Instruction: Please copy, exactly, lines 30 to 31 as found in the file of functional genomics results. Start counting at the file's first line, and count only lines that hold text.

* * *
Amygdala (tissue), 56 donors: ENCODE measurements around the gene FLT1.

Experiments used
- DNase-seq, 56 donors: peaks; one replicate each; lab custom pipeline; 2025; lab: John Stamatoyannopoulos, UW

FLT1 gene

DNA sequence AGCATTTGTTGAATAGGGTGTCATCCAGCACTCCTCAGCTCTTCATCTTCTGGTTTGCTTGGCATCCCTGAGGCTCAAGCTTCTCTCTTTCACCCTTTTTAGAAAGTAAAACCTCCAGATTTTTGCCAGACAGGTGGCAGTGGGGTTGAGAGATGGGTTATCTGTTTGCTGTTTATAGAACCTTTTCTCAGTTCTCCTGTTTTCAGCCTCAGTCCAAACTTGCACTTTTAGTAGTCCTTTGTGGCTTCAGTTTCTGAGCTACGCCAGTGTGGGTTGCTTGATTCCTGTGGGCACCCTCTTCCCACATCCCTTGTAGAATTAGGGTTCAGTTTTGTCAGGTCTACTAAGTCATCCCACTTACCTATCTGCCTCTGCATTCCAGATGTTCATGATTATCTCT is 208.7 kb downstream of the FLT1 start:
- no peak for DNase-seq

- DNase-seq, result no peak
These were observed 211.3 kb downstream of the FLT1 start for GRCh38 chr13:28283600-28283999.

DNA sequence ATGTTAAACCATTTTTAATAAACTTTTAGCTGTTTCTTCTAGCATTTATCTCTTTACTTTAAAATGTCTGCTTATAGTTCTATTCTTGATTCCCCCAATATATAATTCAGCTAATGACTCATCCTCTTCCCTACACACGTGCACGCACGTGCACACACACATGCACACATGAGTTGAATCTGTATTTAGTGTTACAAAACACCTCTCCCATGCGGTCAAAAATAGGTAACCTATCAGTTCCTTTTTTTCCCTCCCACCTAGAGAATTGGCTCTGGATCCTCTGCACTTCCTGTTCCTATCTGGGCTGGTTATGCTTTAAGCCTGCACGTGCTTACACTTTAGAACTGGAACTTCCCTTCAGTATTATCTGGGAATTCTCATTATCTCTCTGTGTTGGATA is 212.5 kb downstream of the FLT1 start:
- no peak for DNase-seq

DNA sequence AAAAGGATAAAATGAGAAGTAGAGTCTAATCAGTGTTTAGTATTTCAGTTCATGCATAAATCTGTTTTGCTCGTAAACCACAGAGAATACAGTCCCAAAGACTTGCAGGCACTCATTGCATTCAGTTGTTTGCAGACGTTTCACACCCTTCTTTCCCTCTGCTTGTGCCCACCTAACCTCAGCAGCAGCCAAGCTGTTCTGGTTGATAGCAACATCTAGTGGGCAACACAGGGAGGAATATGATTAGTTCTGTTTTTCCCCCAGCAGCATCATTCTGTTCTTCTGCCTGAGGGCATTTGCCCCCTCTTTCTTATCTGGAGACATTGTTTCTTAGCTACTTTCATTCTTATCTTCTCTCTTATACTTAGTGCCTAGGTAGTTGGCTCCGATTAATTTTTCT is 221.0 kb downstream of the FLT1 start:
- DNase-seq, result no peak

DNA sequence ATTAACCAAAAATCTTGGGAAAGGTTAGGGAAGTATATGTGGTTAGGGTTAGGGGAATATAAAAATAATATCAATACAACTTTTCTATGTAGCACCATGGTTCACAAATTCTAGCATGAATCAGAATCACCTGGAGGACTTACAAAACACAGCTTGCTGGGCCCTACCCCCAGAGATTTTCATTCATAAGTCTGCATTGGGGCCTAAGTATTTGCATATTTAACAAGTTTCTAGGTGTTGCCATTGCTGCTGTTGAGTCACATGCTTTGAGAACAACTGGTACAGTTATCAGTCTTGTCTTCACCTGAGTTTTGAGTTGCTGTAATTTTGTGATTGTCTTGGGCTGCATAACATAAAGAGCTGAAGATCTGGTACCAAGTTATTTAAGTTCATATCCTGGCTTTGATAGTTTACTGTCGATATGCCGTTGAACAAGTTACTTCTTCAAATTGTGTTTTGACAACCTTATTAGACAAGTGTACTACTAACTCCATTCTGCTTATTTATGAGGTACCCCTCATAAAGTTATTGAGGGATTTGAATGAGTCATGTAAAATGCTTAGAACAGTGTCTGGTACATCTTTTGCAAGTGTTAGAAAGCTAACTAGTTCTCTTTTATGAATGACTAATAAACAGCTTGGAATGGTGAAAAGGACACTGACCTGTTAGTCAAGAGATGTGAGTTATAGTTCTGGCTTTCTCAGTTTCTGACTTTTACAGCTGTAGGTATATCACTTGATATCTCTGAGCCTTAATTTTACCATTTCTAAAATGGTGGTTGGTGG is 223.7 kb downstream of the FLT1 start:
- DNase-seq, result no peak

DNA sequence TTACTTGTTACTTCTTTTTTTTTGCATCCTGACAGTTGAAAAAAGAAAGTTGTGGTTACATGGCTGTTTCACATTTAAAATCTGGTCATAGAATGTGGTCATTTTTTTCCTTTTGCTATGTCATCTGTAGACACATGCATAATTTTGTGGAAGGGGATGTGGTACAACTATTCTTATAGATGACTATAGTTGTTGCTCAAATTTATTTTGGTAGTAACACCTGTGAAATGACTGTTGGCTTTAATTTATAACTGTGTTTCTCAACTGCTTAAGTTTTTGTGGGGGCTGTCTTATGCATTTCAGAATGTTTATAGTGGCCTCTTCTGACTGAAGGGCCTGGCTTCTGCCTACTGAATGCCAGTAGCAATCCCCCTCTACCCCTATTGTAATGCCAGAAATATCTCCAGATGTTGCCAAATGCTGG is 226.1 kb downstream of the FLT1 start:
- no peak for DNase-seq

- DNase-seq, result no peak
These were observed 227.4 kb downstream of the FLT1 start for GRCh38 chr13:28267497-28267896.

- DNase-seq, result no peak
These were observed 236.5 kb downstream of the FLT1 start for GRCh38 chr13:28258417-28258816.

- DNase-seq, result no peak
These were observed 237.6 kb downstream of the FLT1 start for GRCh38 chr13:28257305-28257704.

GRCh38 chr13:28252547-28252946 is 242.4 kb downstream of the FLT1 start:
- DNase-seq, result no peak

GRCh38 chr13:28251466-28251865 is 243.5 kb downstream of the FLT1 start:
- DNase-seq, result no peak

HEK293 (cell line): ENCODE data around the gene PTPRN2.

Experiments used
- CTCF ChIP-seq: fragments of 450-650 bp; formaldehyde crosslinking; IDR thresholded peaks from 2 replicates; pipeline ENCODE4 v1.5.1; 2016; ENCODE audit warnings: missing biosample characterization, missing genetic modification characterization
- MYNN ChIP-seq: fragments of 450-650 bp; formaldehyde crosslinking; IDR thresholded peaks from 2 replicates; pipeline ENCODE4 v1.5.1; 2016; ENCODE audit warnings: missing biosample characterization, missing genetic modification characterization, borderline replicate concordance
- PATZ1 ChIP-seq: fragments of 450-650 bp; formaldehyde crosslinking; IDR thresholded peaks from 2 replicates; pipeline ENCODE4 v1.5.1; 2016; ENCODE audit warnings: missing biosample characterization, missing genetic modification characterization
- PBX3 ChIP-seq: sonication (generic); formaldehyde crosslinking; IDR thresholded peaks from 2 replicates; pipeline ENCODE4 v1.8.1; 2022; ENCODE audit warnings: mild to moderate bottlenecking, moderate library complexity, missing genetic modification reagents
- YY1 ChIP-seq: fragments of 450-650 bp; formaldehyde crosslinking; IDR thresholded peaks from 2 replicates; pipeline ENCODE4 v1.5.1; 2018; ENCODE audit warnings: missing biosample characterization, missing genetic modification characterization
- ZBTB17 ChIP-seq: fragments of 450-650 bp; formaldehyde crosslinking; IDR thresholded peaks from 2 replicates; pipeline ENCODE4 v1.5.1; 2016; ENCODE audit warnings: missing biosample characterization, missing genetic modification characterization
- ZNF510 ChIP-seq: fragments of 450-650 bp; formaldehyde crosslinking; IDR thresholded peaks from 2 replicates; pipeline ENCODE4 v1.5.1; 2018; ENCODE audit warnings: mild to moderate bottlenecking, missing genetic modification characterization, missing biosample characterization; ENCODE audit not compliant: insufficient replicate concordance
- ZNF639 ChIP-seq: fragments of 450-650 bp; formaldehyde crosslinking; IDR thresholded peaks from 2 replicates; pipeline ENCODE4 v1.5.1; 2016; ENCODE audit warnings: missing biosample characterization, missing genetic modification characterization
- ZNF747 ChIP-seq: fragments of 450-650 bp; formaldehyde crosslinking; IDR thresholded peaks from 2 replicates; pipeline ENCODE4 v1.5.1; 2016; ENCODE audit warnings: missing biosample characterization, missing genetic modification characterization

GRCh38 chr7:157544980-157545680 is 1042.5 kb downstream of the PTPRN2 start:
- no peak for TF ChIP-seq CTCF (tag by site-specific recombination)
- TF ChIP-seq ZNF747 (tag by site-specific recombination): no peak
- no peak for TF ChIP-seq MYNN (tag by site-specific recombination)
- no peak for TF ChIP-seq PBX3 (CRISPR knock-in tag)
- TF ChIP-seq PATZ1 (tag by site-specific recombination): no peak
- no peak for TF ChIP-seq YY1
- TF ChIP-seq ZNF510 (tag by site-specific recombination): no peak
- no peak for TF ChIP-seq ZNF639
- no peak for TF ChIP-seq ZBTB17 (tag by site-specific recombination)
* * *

- MYNN ChIP-seq: fragments of 450-650 bp; formaldehyde crosslinking; IDR thresholded peaks from 2 replicates; pipeline ENCODE4 v1.5.1; 2016; ENCODE audit warnings: missing biosample characterization, missing genetic modification characterization, borderline replicate concordance
- PATZ1 ChIP-seq: fragments of 450-650 bp; formaldehyde crosslinking; IDR thresholded peaks from 2 replicates; pipeline ENCODE4 v1.5.1; 2016; ENCODE audit warnings: missing biosample characterization, missing genetic modification characterization